Let them eat veg: the rise of plant-based cuisine

By Restaurant magazine

- Last updated on GMT

Related tags: Vegetarian cuisine, Vegan, Chefs, Plant-based

Restaurant and Reynolds hosted a discussion on the rise of plant-based cuisine and how the industry is evolving to cater for customers who want to eat fewer animal products

Less than half of Gen Z (18 to 21-year-olds) describe themselves as meat-eaters. That should be an extremely sobering piece of information for restaurants with menus heavily focused on meat and fish. Conducted on behalf of fruit and vegetable-specialist Reynolds, the research into consumer eating habits also reveals that 44% of all those surveyed plan to eat more plant-based dishes in 2020.

All this is both a challenge and an opportunity for restaurants, and with this in mind Restaurant and Reynolds assembled a diverse selection of operators at Adam Handling’s Frog restaurant in Covent Garden to share ideas and watch cooking demos from three chefs that are experts at creating plant-based dishes. Businesses represented on the day included Oakman Inns, Redemption Bar, Sodexo, Pizza Pilgrims, SpiceBox, Lexington Catering, Prezzo, Pizza Hut and Pret a Manger.

Tom Brown, head chef at Gauthier in Soho, kicked things off. The venue started out as a classic French restaurant that was especially well-known for foie gras but over the years its chef patron Alexis Gauthier has moved away from animal-derived products. Foie gras is now off the menu and the Romilly Street restaurant now only offers a handful of non-vegan dishes.

Brown says Gauthier is hoping to become fully vegan by the end of 2020. “We’ve cut down to just one fish dish, one shellfish dish and two meat dishes. Alexis turned vegan for health reasons and a love of animals so he’s chosen to take the restaurant in a new direction. We did get a bit of resistance at first but we have managed to convince most of our regulars and we’re now attracting lots of vegetarian and vegan customers.”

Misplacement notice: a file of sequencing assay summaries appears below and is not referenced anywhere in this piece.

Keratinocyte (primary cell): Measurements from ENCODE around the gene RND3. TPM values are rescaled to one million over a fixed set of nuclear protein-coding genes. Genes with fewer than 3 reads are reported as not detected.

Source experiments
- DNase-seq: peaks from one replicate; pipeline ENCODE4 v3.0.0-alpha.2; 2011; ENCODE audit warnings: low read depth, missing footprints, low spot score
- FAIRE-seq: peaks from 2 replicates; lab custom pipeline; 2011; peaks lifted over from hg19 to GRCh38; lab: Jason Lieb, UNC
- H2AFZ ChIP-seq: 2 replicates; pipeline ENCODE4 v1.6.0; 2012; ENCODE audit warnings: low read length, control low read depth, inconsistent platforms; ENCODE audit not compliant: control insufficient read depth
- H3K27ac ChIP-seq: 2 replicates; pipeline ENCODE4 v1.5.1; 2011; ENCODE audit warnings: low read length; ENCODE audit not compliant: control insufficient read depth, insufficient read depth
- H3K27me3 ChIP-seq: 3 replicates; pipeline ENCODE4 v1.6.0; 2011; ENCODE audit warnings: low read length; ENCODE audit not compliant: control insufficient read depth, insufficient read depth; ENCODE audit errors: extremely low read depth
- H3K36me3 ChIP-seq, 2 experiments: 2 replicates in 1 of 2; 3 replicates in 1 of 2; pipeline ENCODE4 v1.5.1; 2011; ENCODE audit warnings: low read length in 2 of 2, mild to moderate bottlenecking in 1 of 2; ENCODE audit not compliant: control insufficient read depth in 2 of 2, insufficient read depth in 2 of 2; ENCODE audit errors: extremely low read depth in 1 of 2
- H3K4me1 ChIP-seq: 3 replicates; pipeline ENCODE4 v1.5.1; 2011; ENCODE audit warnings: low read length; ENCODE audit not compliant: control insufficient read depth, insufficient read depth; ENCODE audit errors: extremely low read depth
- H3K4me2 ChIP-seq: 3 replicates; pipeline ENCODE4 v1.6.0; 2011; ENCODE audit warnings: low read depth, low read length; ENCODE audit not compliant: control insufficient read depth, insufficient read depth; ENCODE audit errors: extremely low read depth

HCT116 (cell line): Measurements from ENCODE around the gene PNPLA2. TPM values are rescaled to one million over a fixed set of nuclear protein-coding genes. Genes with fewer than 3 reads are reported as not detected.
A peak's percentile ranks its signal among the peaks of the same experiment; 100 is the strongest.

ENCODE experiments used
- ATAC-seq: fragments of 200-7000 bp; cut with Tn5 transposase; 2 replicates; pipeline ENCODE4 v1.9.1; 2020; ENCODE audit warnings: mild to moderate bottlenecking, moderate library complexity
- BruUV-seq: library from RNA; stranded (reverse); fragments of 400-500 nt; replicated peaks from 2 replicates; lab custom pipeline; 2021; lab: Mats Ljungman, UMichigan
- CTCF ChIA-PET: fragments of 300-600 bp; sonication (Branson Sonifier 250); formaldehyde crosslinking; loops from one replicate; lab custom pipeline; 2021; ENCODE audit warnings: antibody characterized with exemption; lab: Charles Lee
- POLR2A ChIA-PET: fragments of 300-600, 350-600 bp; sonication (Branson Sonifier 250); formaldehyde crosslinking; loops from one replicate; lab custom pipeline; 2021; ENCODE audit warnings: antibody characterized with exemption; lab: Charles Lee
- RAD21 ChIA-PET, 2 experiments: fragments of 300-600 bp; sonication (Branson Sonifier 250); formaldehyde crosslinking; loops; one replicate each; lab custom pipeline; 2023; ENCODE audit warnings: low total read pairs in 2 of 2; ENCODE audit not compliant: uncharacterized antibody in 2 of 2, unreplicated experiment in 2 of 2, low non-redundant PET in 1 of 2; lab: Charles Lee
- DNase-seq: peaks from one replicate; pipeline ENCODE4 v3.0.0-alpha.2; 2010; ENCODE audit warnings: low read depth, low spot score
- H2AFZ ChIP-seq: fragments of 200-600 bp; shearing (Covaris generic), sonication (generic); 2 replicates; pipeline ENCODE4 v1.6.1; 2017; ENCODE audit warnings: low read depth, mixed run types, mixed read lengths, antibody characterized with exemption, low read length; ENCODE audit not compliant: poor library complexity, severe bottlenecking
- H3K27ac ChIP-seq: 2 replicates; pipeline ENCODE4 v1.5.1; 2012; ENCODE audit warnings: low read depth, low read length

Anyone with reservations about whether plant-based ingredients can stand in for animal-based ones should try Gauthier’s macarons. Brown demoed his restaurant’s vegan-friendly take on the classic petit fours, combining potato protein with water to fulfil the same function as egg white. The procedure is almost identical to making meringues in the traditional way, in fact the only difference is that the casings don’t need to be left to form a skin before being put in the oven.

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The meringues are filled with a fully-vegan ganache made with lemon purée, cornflour, sugar and high-quality soy spread. The result is both delicious and indistinguishable from a traditionally-made meringue. Brown also demoed Gauthier’s famed truffle tortellini, which is made with a pasta dough in which white miso stands in for eggs, a filling made with a mixture of soy cream, vegan parmesan, truffle oil, vegan cream cheese and freshly grated truffle, and served with an intense sauce made with shiitake mushrooms, nori seaweed and soy sauce that’s finished with soy cream and grated truffle.